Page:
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  • About art and the ways we look at the world

    About art and the ways we look at the world

    Text published in the catalogue “Periferic 7: Focussing Iasi/ “Social processes”, ed. Marius Babias and Angelika Nollert, Polirom and Revolver, 2006

    Posters displayed in the public space of Iasi in the frame of Periferic Biennial/ “Social Processes”, curated by Marius Babias and Angelika Nollert, 2006

    Text in Romanian here.
    Text in English here.

    INTRODUCTION

    “Receiving in a personal manner the artistic message from the visual universe.
    Competence: Highlight the plastic language elements and their inter-connections, with the purpose of interpreting bi- and tri-dimensional artistic images – drawings, paintings, photographs, sculptures and architecture.
    Contents: morphology and syntax of the bi- and tri-dimensional image; specific means: drawing; value harmony and contrast; colour harmony and contrast; suggestions for material choice.
    Competence: Analyse the way time and space are represented in the bi- and tri-dimensional image
    Contents: artistic composition structures: classical and romantic, static and dynamic;
    Competence: Plastic analysis, through personal interpretation, of bi- and tri-dimensional works of art from the local artistic heritage
    Contents: analyse bi- and tri-dimensional images (a drawing, a painting, a statuary or architectural monument, an indoor sculpture, an outdoor statue, on a street or in a park, a church and a city hall).”

    (Ministry of Education, Research and Youth, National Curriculum Council –School curriculum for grades 9 and 10, junior high-school, plastic education)

    These are the official indications about how to explain to 15 and 16-year-olds what art is and what its roles are, the law explaining to the teachers how to provide their pupils with “the universal key for decoding any image” . Once one knows the formal laws of producing artwork, if one knows how to recognize a contrast or how to discern between closed and open compositions, one automatically understands the message as well. A phtotgraph of Joseph Kosuth’s “One and Three Chairs” is printed in the ambient design chapter in one of the 10PthP grade schoolbooks.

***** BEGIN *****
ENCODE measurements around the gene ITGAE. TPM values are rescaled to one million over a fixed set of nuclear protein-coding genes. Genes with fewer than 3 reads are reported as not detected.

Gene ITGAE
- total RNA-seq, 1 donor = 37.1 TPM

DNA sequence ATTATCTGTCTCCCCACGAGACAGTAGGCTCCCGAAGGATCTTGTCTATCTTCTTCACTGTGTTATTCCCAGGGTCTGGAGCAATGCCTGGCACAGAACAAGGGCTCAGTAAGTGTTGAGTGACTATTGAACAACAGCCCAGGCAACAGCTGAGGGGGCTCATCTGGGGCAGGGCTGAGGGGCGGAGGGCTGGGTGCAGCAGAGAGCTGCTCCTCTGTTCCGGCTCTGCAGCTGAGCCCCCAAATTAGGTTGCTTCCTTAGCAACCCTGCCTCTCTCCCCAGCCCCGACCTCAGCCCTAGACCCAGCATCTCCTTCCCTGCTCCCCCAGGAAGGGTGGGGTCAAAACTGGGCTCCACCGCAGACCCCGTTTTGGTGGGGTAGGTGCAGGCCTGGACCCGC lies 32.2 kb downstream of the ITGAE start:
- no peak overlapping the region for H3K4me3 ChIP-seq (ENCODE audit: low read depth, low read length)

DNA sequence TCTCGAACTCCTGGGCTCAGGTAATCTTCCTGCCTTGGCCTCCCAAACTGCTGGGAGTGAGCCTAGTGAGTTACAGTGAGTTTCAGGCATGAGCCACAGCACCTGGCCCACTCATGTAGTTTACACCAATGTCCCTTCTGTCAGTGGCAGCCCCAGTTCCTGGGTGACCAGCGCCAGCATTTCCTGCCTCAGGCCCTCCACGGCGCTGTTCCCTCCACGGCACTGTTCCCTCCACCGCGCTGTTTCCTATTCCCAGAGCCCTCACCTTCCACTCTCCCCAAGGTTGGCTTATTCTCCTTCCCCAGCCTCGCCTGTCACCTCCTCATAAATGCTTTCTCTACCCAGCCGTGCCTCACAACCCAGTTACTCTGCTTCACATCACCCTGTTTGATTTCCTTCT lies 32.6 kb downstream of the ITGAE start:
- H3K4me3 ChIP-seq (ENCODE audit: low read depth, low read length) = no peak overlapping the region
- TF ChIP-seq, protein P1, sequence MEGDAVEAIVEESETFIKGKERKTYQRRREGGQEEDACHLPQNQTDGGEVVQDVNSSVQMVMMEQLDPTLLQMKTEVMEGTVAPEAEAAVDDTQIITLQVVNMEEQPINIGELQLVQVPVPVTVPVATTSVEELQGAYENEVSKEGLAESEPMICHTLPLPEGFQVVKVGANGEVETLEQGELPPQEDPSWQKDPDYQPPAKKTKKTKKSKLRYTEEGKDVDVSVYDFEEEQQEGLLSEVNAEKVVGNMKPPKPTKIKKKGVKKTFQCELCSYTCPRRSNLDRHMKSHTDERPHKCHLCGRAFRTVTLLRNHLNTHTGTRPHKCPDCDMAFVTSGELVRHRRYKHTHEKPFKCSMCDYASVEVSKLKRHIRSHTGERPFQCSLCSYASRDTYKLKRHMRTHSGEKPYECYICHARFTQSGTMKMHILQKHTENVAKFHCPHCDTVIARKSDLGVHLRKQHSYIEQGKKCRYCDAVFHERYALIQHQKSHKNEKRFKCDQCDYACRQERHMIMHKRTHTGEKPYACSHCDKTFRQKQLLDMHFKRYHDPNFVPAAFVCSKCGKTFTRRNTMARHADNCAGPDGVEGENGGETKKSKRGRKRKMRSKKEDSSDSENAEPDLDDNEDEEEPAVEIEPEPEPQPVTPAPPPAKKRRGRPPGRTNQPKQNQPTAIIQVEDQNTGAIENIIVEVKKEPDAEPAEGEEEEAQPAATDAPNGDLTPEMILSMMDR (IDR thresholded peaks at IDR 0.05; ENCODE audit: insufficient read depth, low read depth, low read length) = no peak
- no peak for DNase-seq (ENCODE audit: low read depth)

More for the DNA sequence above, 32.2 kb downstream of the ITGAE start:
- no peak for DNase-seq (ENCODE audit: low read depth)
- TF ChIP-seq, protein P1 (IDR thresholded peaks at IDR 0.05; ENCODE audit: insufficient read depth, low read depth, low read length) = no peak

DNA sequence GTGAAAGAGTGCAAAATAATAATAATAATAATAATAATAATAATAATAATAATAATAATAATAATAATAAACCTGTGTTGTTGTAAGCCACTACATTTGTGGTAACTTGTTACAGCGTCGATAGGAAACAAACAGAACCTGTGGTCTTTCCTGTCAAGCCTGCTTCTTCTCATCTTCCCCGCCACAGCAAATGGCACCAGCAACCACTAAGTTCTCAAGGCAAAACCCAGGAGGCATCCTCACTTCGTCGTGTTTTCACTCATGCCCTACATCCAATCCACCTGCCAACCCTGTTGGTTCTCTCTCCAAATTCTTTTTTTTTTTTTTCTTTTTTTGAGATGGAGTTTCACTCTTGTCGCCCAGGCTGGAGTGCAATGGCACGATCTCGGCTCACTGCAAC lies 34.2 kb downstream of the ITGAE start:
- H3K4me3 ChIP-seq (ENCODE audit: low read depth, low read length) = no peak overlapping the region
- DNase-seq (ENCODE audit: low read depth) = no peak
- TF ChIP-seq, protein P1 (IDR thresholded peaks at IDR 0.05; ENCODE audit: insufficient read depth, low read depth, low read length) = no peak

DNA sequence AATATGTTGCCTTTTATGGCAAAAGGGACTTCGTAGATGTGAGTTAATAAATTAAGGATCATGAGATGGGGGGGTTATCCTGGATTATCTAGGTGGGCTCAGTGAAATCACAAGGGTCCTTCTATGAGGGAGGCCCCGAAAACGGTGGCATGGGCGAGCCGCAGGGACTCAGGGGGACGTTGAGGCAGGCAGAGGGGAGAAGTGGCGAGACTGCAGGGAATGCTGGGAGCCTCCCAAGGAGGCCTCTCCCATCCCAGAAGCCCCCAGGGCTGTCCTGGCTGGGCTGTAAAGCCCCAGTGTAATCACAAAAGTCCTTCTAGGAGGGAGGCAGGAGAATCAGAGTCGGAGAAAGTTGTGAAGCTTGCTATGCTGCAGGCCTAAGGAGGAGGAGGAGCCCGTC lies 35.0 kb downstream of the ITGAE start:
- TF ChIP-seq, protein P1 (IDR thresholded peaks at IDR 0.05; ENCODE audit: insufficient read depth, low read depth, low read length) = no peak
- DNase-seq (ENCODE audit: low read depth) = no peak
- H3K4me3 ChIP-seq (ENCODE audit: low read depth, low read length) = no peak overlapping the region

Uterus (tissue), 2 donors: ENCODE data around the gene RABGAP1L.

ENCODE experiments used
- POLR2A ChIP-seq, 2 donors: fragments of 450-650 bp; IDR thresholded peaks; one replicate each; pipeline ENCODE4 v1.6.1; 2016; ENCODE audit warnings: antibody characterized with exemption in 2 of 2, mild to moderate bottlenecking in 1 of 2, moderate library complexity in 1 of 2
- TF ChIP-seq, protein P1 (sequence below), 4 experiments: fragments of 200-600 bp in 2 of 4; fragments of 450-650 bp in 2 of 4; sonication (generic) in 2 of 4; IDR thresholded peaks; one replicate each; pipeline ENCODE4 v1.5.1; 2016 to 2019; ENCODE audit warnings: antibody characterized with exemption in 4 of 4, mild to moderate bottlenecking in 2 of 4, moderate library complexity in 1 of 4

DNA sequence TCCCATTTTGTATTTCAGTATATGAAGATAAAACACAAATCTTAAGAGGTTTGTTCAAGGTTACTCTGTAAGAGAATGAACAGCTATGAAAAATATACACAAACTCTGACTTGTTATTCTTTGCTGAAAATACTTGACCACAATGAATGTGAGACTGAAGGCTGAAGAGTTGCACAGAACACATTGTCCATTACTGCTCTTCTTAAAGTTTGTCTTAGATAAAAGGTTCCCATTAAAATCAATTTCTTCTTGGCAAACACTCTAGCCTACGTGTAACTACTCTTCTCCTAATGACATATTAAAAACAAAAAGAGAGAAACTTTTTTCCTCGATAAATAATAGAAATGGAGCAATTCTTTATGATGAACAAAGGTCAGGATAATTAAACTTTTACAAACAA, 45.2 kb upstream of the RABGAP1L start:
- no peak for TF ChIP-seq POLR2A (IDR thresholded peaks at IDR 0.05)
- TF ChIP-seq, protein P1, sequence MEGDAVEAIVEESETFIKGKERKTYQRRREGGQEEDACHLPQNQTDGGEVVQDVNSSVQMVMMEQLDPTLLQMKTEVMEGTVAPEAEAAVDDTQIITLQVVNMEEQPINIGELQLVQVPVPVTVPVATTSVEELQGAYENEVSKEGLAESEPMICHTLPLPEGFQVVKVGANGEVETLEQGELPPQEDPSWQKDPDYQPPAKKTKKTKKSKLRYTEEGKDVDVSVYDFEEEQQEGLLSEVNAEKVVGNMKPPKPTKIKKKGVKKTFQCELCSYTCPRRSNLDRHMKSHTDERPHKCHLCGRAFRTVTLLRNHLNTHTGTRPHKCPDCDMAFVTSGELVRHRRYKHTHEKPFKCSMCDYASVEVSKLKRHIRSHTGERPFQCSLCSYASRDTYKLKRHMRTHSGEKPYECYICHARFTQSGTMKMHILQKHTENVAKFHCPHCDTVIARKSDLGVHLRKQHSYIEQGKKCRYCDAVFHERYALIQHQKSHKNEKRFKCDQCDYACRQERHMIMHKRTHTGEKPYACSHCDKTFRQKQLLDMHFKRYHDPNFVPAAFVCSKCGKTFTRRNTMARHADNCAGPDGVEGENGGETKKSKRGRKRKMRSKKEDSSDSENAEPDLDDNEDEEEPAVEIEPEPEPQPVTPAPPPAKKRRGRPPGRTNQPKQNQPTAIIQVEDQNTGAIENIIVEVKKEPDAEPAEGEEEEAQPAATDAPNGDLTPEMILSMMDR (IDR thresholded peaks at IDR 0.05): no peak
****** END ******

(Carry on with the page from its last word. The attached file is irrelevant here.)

High-school pupils are taught, generation after generation, that art is mainly a matter of technique, a domain in which, if one studies with reverence and attention the great masterpieces, one acquires knowledge about “accepting values form the universal heritage of plastic arts” and develops “a taste for the beautiful”.
    This vision, presenting art as a combination of traditional techniques and abstract symbols, undermines its place in society, causes it to be perceived, and therefore to become, a useless thing, pure decoration that does nothing to change our lives.
    Young people continue to be educated in the spirit of the old totalitarian methods, which tried to separate art and culture from real life, so that they would lose their essential justification, lose the real reason for their necessity: their status as a realm of freedom, where reality is analysed critically, their status as an instrument that helps us be equal and able to listen to each other.

    After graduation from the faculty of arts, one wonders what to do next, in a confusing context where the artist’s status is, for various reasons, an awkward one. Whatever one says is not taken seriously, because artists are “dreamers”, living in their own world; on the other hand, if what one says is too serious, it is no longer art, because art should always talk about “beautiful” things. This being the situation, we ask ourselves what could break this logical chain. Maybe proposing a different point of view would change something, however little.

    As a contribution to Periferic biennial, section Social Processes, curated by Marius Babias and Angelika Nollert, we have written an art schoolbook as we would like it to exist. A schoolbook that wouldn’t just teach its readers more things about art, but which would make them wishing to be better persons, more tolerant and open minded, wishing to live in a better society.
    We structured the book around the different purposes that art can serve:
    1. speak about our lives, make us recognise ourselves in it
    2. induce dialogue and sociability
    3. reconsider the notions we take for granted, question the culture we usually consider immutable and sheltered from any doubt
    4. help us accept/understand those around us
    5. change our viewing angle, make us aware that there are many positions from which to know a thing and that there is no transcendental and atemporal truth
    6. attract attention on problems, give a voice to the excluded ones
    7. effectively solve problems in society

    To each of these purposes we related a certain topic: everyday life, collaborative projects, institutional critique, feminism, multiculturalism, political art, art for social change.
    For each of the chapters we have made a different poster using one question related to topics discussed in the text and an image from the Romanian context.